My various visits to Japan and love of manga, anime and the kawaii aesthetic have influenced the neo-surreal aspects of my prose poetry. This is epitomised in one of my favourite anime, The Cat Returns (猫の恩返し), where the protagonist saves a cat only to find her reward is to be taken to the Cat Kingdom as the bride of the King of Cats. When she enters the kingdom, she begins to transform into a cat and a clever play on anthropomorphism ensues. I have also often been to the Ghibli Museum in Tokyo and the giant cat bus from My Neighbor Totoro (となりのトトロ) is another example of the neo-surrealistic Japanese sense of wit and whimsy.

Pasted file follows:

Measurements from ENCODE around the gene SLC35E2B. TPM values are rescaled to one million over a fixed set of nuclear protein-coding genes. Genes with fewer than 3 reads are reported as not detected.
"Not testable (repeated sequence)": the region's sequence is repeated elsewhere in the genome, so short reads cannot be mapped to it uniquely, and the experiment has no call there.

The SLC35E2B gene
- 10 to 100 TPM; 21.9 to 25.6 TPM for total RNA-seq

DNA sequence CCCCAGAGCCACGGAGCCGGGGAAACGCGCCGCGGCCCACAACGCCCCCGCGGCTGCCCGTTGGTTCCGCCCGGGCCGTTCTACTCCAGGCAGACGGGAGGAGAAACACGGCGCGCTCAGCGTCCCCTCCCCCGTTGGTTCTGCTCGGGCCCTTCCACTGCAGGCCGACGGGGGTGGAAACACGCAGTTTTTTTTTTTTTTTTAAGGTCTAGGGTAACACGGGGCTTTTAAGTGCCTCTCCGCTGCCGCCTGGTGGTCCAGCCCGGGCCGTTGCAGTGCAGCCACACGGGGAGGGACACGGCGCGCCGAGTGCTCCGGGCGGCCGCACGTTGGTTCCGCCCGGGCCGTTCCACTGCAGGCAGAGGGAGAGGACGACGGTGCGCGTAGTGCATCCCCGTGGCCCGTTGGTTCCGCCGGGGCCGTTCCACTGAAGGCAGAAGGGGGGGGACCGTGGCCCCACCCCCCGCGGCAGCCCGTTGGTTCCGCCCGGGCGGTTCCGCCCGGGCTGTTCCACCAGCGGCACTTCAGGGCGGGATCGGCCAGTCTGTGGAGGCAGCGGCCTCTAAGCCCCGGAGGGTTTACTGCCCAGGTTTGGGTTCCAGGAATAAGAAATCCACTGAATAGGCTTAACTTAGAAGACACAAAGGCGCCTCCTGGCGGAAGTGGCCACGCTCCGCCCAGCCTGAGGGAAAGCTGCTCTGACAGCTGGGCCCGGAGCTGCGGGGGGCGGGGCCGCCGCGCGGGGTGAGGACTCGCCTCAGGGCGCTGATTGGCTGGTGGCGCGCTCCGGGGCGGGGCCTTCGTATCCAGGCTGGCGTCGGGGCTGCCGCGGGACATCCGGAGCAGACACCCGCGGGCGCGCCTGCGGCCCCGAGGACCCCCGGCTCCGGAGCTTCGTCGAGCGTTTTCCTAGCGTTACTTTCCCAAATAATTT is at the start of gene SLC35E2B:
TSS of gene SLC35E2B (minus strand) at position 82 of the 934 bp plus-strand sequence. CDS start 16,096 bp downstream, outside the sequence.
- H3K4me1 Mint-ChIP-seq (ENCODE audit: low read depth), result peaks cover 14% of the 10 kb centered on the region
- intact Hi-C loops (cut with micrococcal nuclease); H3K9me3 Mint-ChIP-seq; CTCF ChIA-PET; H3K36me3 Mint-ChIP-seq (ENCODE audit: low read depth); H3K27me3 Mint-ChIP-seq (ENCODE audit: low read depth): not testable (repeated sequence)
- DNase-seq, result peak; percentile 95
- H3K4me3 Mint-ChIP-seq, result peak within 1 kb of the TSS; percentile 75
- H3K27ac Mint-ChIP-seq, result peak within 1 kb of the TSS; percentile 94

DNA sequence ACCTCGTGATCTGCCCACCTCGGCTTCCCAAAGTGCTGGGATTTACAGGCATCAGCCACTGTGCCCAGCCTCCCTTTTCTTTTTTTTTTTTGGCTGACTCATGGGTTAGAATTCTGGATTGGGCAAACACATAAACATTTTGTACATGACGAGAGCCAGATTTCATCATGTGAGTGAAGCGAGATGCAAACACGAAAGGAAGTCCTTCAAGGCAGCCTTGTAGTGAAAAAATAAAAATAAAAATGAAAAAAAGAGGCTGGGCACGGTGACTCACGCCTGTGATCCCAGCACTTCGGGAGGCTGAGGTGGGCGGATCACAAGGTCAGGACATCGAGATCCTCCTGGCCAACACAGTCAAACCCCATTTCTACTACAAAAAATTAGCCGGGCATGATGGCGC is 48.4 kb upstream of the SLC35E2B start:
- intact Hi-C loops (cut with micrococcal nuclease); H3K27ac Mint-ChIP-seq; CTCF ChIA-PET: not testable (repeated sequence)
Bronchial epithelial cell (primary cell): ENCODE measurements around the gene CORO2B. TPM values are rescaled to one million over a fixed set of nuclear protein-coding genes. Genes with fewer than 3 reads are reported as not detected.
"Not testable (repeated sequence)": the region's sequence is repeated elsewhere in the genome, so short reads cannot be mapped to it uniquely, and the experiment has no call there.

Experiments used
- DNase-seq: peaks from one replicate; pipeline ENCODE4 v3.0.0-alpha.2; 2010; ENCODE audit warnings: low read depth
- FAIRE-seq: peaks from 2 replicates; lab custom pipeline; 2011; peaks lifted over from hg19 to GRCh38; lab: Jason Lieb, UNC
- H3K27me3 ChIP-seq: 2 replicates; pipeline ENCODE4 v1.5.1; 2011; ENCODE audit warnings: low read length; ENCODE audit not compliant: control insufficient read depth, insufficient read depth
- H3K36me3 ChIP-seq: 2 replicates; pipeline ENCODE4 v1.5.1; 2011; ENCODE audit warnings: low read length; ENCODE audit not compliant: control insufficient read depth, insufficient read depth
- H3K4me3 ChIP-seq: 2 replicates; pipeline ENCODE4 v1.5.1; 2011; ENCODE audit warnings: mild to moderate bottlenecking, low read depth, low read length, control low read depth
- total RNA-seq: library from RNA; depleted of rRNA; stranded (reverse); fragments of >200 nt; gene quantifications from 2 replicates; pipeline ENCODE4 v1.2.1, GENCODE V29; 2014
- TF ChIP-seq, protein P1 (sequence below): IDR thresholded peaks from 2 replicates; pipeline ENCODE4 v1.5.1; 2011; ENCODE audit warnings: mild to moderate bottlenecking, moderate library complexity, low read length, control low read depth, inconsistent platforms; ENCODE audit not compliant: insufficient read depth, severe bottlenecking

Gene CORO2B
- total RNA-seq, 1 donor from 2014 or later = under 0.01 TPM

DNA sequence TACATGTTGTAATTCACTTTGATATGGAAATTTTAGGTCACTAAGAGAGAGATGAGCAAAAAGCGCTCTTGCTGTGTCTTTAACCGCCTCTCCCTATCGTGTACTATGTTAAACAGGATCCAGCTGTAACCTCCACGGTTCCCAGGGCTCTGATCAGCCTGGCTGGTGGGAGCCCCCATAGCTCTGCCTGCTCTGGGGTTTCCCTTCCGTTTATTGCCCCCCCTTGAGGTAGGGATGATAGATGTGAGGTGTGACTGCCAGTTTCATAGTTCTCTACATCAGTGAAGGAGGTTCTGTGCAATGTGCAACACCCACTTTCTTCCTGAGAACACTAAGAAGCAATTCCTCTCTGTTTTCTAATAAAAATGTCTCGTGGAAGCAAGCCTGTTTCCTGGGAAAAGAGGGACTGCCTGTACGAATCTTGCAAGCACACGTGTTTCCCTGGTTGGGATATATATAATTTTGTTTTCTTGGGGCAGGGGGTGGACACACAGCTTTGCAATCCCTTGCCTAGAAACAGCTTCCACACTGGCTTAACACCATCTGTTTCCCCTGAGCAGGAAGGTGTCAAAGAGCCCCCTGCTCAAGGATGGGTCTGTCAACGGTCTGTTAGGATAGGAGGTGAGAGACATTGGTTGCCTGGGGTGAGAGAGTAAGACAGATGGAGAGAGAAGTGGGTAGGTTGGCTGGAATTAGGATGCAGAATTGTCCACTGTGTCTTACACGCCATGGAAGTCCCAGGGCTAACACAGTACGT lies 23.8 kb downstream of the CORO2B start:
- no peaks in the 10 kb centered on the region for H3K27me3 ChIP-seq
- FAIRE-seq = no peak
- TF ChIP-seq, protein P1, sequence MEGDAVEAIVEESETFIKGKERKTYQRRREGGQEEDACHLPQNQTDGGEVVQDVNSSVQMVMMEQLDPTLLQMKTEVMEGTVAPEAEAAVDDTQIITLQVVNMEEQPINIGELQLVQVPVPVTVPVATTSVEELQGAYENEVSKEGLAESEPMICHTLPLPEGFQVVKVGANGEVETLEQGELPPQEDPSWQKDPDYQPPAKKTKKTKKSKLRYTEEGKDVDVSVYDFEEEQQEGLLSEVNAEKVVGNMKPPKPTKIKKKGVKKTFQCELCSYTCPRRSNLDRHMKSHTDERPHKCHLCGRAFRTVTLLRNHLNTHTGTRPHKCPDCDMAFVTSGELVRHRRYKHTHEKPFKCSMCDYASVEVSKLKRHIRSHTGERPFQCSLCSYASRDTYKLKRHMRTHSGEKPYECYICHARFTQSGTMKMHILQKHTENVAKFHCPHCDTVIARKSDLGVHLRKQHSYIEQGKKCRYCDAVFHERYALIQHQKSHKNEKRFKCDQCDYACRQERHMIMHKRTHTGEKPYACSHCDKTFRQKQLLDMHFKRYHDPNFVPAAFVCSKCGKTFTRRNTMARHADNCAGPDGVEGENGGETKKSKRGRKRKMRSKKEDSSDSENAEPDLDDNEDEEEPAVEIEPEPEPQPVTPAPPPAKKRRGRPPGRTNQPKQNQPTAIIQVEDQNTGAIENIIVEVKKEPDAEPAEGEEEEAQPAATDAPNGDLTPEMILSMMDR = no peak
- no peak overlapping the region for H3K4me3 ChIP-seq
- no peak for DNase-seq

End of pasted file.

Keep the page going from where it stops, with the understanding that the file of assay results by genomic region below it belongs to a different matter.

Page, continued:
This portfolio makes intertextual use of both Roland Barthes’ A Lover’s Discourse: Fragments (1977) and Maggie Nelson’s Bluets (2009) to explore powerful I think of my prose poems as exploring neo-surreal moments. As scholar Andrew Joron points out, the surreal needs redefining in postmodern society because we are so immersed in everyday strangeness that it has become unremarkable. The prose poem form is wonderfully well suited to exploring neo-surrealism in fresh ways. For example, its use of the sentence—which we also use for so many quotidian purposes—rather than the line, has the capacity to heighten a prose poem’s rendering of the extraordinary because
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